[0037]FIG. 2 is a schematic diagram example of a voltage buffer 200 in which the body of one or more of source follower FET 134 and/or load FET 146 is coupled to a forward-biasing bias voltage. In this example, the body of source follower FET 134 is coupled to a forward-biasing bias voltage C at node 202. The value of bias voltage C is selected to maintain a forward-bias condition across the junction between source 140 and body 142 of source follower FET 134. The body of load FET 146 is coupled to a forward-biasing bias voltage D at node 204. The value of bias voltage D is selected to maintain a forward-bias condition across the junction between source 152 and body 154 of load FET 146. In one example, nodes 202 and 204 are tied together to provide the same forward-biasing bias voltage to the bodies of each of source follower FET 134 and load FET 146.

[0038] In one example, the p-conductivity type source 140 is approximately 450 millivolts more positive than the n-conductivity type body 142 of source follower FET 134. Forward-biasing the source-body junction of a FET reduces its turn-on threshold voltage. This increases its small-signal transconductance, gm. By decreasing the small-signal transconductance gm134 of source-follower FET 134, the output impedance of buffer 200 is reduced relative to that of buffer 100. This provides a more stable output voltage at node 144 as the load current drawn from buffer 200 varies to accommodate the operation of load circuits coupled thereto.

[0039] In the example of FIG. 2, p-channel FETs 134 and 146 are fabricated within an n-well that forms the respective bodies 142 and 154 of these transistors. This allows the bias voltage C provided to the bodies 142 and 154 to be set to the desired value. It also allows the semiconductor junction between the n-well and an underlying p-substrate to be maintained in a reverse-bias condition (i.e., the well is at a more positive voltage than the substrate). When the source-body junctions of FETs 134 and 146 are forward-biased, resulting charge carriers are collected by the well, at node 202, which is isolated from the underlying semiconductor substrate by the reverse-biased well-substrate junction.

[0040]FIG. 2 illustrates both body 142 of source-follower FET 134 and body 154 of load FET 146 as being connected to corresponding forward-biasing bias voltages C and D, respectively. However, because the output impedance of buffer 200 is predominantly determined by the transconductance gm134 of source-follower FET 134, rather than by the output conductance gds146 of load FET 146, body 154 of load FET 146 could, in an alternative example, remain coupled to VCC at node 106, such that source follower FET 134, but not load FET 146, is provided a forward-biased source-body junction. Experimental data indicates, however, that when the drain current magnitude, |Id146|, of load FET 146 is increased by forward-biasing the junction between source 152 and body 154, while preserving the same value of bias voltage B in the configuration of FIG. 2 as for the configuration of FIG. 1, the small-signal output conductance gds146 of load FET 146 increases, thereby further reducing the output impedance of buffer 200 relative to that of buffer 100.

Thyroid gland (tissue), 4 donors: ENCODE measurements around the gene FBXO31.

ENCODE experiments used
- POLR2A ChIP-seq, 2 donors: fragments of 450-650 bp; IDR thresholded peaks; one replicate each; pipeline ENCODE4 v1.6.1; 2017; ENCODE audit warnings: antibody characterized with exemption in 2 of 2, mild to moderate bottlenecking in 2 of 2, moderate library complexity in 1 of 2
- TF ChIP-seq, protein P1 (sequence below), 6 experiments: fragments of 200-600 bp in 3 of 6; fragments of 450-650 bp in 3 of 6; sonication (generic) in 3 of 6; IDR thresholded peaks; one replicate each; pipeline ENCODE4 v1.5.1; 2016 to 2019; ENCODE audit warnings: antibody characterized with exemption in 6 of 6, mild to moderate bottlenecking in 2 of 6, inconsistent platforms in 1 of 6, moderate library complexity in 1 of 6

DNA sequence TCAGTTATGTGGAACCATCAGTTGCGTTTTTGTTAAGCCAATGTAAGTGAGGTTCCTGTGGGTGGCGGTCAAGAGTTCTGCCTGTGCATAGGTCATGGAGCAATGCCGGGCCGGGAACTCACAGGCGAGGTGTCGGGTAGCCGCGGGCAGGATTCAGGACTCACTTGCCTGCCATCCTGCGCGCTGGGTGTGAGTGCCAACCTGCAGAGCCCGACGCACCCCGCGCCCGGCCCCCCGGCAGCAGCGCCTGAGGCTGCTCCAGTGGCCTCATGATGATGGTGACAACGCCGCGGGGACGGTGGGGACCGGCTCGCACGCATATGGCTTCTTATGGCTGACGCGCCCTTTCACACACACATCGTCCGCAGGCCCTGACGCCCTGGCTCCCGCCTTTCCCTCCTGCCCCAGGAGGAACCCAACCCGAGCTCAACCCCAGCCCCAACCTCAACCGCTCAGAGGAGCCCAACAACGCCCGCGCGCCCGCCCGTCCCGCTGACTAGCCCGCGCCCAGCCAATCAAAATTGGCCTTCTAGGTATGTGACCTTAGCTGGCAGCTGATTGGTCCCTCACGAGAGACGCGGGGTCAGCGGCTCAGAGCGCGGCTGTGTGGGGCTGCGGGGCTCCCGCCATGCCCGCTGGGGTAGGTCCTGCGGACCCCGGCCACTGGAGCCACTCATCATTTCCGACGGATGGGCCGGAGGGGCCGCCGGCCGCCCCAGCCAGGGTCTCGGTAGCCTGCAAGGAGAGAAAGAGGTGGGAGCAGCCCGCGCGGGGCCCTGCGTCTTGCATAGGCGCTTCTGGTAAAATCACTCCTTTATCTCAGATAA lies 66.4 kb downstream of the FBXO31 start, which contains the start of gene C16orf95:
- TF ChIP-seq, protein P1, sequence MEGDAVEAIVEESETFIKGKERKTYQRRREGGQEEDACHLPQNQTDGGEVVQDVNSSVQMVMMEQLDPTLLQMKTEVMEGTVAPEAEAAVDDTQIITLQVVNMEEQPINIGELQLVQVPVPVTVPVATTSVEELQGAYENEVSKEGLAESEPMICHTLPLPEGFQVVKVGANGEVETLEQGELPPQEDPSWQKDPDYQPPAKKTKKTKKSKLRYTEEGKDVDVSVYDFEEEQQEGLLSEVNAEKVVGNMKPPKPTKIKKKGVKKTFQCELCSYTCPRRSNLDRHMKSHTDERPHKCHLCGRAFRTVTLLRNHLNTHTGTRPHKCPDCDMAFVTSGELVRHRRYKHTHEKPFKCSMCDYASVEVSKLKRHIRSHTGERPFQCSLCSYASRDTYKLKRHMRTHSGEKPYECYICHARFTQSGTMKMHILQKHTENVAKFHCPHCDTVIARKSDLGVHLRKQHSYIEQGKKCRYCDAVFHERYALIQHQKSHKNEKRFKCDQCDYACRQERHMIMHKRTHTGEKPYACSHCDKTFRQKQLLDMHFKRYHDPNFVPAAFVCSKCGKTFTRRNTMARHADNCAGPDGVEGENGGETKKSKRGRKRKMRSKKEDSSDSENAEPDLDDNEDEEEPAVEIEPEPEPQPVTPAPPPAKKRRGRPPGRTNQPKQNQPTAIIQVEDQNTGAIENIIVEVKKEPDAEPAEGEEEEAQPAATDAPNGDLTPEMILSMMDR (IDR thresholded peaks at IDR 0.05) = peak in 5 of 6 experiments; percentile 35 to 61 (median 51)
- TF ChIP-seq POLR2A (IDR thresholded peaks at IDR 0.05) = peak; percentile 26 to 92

[0041]FIG. 3 is a schematic diagram example of a voltage buffer 300 in which load FET 146 is diode-connected, that is, gate 150 is coupled to drain 148 at output node 144. This eliminates the need for providing a separate bias voltage B to gate 150 of load FET 146. This diode-connected configuration of load FET 146 also provides load FET 146 with an effective small-signal output conductance of gm146, making the overall small-signal output impedance of buffer 300 approximately equal to 1/(gm142+gm146). Therefore, buffer 300 generally provides a lower small-signal output impedance than buffer 100, which, as discussed above, results in a more stable output voltage at node 144. In this example, body 142 of source follower FET 134 and body 154 of load FET 146 are not forward-biased, but are instead each coupled to VCC at node 106.

[0042]FIG. 4 is a schematic diagram example of a voltage buffer 400 in which load FET 146 is diode-connected, and in which bodies 142 and 154, of source follower FET 134 and load FET 146, respectively, are coupled to a forward-biasing bias voltage. In this example, bodies 142 and 154 are coupled to a forward-biasing bias voltage C at node 202 (however, the bodies of source follower FET 134 and load FET 146 can alternatively be individually coupled to different bias voltages, analogous to the illustration of FIG. 2). As discussed above, the diode-connection increases the small signal output conductance presented by load FET 146, which, in turn, provides a reduced overall output impedance of buffer 400 that is approximated by 1/(gm142+gm146) Moreover, as also discussed above, the forward-biasing of bodies 142 and 154 with respect to respective sources 140 and 152 increases the small-signal transconductances gm142 and gm146, thereby decreasing the overall output impedance of buffer 400.